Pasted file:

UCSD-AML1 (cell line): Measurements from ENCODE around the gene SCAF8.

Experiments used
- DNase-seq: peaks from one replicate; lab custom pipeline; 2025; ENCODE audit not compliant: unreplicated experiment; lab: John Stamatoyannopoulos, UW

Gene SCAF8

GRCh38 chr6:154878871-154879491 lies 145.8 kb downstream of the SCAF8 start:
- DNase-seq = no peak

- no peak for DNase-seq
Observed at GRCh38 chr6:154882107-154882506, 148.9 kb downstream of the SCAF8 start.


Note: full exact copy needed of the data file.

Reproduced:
UCSD-AML1 (cell line): Measurements from ENCODE around the gene SCAF8.

Experiments used
- DNase-seq: peaks from one replicate; lab custom pipeline; 2025; ENCODE audit not compliant: unreplicated experiment; lab: John Stamatoyannopoulos, UW

Gene SCAF8

GRCh38 chr6:154878871-154879491 lies 145.8 kb downstream of the SCAF8 start:
- DNase-seq = no peak

- no peak for DNase-seq
Observed at GRCh38 chr6:154882107-154882506, 148.9 kb downstream of the SCAF8 start.